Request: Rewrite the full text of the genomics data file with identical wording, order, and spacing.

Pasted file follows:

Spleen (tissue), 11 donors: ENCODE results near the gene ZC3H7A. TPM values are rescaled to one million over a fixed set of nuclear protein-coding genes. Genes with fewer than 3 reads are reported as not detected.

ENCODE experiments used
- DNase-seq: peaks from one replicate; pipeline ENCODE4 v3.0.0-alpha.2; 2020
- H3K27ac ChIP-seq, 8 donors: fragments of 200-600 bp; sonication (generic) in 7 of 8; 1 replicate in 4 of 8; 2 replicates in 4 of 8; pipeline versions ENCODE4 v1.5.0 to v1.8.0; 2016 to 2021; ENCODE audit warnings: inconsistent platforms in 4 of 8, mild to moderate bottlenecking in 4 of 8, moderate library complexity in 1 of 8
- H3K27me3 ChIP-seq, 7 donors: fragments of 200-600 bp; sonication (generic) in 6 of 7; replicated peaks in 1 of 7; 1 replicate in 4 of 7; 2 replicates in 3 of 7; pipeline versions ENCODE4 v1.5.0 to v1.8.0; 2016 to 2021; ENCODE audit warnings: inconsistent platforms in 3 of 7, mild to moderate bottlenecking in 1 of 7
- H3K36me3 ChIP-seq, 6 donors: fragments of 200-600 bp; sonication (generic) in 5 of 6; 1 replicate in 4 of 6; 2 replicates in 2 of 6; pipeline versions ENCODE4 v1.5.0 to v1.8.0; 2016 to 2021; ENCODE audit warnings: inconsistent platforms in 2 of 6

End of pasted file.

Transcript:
Spleen (tissue), 11 donors: ENCODE results near the gene ZC3H7A. TPM values are rescaled to one million over a fixed set of nuclear protein-coding genes. Genes with fewer than 3 reads are reported as not detected.

ENCODE experiments used
- DNase-seq: peaks from one replicate; pipeline ENCODE4 v3.0.0-alpha.2; 2020
- H3K27ac ChIP-seq, 8 donors: fragments of 200-600 bp; sonication (generic) in 7 of 8; 1 replicate in 4 of 8; 2 replicates in 4 of 8; pipeline versions ENCODE4 v1.5.0 to v1.8.0; 2016 to 2021; ENCODE audit warnings: inconsistent platforms in 4 of 8, mild to moderate bottlenecking in 4 of 8, moderate library complexity in 1 of 8
- H3K27me3 ChIP-seq, 7 donors: fragments of 200-600 bp; sonication (generic) in 6 of 7; replicated peaks in 1 of 7; 1 replicate in 4 of 7; 2 replicates in 3 of 7; pipeline versions ENCODE4 v1.5.0 to v1.8.0; 2016 to 2021; ENCODE audit warnings: inconsistent platforms in 3 of 7, mild to moderate bottlenecking in 1 of 7
- H3K36me3 ChIP-seq, 6 donors: fragments of 200-600 bp; sonication (generic) in 5 of 6; 1 replicate in 4 of 6; 2 replicates in 2 of 6; pipeline versions ENCODE4 v1.5.0 to v1.8.0; 2016 to 2021; ENCODE audit warnings: inconsistent platforms in 2 of 6